ABOUT THIS BOOK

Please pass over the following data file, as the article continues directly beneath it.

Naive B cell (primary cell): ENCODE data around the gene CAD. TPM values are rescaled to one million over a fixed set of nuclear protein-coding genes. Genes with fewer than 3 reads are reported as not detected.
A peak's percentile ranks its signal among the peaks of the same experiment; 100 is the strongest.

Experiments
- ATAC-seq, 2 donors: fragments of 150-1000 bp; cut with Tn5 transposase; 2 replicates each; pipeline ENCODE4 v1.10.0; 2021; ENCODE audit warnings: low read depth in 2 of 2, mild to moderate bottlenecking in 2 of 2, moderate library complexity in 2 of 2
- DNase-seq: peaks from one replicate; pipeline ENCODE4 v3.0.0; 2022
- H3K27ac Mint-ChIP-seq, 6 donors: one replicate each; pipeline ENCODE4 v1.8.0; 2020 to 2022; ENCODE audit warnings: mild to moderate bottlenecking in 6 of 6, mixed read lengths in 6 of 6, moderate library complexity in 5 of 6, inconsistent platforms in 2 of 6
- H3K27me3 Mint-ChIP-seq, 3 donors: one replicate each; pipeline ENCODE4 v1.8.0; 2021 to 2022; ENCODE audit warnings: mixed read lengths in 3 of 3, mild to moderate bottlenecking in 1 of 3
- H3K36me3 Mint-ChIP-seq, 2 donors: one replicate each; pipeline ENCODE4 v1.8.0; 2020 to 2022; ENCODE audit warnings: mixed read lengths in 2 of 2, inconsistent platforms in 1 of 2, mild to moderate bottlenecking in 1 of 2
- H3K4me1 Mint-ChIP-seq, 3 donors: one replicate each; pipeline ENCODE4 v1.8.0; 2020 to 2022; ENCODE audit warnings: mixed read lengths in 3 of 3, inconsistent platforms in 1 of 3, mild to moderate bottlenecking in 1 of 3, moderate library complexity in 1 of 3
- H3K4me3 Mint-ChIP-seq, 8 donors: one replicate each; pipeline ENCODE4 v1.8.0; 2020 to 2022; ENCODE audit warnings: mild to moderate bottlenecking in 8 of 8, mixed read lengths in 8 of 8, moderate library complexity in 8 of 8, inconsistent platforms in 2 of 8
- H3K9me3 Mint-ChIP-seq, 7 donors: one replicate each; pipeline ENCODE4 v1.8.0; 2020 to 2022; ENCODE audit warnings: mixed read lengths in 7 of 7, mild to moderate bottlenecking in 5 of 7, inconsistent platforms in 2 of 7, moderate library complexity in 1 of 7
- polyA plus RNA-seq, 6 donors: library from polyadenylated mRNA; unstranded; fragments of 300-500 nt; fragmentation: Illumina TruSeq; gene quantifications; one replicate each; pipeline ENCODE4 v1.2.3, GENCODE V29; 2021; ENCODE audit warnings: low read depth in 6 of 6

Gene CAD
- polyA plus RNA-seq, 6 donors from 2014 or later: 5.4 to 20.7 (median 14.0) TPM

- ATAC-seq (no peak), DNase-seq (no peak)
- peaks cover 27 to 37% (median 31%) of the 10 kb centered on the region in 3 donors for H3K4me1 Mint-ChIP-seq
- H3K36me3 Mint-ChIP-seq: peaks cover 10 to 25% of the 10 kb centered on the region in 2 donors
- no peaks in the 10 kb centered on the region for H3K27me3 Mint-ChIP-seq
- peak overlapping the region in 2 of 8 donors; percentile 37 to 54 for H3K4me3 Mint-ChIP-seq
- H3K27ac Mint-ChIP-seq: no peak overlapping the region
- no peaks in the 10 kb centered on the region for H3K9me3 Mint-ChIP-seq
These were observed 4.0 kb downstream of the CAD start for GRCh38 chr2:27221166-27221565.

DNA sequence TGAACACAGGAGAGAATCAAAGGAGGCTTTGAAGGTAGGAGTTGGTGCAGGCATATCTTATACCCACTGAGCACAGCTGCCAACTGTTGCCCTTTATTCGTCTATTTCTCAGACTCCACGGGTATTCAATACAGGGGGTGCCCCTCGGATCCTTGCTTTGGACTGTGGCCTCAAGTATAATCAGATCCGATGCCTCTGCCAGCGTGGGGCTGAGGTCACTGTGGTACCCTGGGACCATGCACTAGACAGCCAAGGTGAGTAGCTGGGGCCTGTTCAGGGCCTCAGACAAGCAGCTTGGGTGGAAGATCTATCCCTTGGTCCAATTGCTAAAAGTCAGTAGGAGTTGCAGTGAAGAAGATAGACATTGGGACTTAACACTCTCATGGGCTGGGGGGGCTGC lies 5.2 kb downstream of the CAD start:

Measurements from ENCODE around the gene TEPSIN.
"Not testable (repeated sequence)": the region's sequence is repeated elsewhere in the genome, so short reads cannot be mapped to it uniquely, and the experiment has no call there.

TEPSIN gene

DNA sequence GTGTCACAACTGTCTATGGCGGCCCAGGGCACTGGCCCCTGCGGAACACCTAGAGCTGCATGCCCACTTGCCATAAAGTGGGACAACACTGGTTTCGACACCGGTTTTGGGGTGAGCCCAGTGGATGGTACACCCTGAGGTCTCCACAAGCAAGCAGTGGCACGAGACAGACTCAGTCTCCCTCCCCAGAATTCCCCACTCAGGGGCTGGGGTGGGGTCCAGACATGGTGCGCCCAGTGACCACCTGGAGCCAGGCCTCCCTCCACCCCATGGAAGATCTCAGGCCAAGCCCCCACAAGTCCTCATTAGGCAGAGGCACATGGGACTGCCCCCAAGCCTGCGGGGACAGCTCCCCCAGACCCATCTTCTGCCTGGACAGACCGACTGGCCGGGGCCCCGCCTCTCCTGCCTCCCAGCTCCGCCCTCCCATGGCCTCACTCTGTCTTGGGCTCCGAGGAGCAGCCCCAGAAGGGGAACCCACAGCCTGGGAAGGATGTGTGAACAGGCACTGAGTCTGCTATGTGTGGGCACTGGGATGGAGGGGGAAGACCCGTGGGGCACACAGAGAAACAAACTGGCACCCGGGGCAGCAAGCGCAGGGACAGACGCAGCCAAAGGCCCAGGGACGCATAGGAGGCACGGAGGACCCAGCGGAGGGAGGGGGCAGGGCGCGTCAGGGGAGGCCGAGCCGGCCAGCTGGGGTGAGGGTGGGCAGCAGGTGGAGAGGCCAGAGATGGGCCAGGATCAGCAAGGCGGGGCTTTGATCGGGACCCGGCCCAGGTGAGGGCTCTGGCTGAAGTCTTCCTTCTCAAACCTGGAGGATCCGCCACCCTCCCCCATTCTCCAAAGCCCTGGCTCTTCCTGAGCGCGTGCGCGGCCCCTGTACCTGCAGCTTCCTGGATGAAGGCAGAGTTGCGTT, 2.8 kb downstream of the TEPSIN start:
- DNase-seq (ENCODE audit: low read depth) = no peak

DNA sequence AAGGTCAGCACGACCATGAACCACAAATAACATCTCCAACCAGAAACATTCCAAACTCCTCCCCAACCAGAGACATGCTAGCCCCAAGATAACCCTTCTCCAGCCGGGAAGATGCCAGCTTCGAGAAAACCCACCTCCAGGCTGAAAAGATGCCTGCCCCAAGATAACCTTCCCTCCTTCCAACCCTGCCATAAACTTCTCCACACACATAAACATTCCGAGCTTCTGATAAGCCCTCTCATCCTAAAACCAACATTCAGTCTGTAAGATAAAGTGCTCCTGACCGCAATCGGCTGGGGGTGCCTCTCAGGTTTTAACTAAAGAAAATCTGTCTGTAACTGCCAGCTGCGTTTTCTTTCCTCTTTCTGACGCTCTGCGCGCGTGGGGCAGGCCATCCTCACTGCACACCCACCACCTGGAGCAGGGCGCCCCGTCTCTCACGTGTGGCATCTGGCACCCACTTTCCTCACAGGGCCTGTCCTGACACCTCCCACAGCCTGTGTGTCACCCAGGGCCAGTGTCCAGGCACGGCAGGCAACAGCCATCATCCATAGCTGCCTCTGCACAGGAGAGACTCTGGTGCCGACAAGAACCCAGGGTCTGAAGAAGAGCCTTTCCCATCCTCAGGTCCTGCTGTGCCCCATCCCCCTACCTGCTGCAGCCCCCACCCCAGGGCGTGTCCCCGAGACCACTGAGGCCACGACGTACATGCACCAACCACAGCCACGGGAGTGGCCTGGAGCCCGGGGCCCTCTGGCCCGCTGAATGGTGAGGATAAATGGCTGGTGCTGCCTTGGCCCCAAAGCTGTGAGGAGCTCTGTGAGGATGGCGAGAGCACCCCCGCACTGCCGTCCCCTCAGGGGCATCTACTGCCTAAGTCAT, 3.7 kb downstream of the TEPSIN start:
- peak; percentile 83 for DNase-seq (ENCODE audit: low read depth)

What does it mean to have a sense of place? Through history, memoir, poetry, and fiction, the writers of these essays answer this question in a variety of ways, giving us their collective history of natural Arkansas. They speak of the interrelationships of humans and nature, and of the struggles for balance between economic realities and landscape preservation. The book evokes the sheer physical diversity of the Natural State, from the Ozarks and the Boston Mountains to Crowley's Ridge, the Grand Prairie, and the Delta. But far more than mere geography, these are places of intense meaning: sites of enlightenment, conflict, comfort, and vivid experience. Rivers and mountains, plains and forests — these are shorthand terms for specific, beloved, storied places.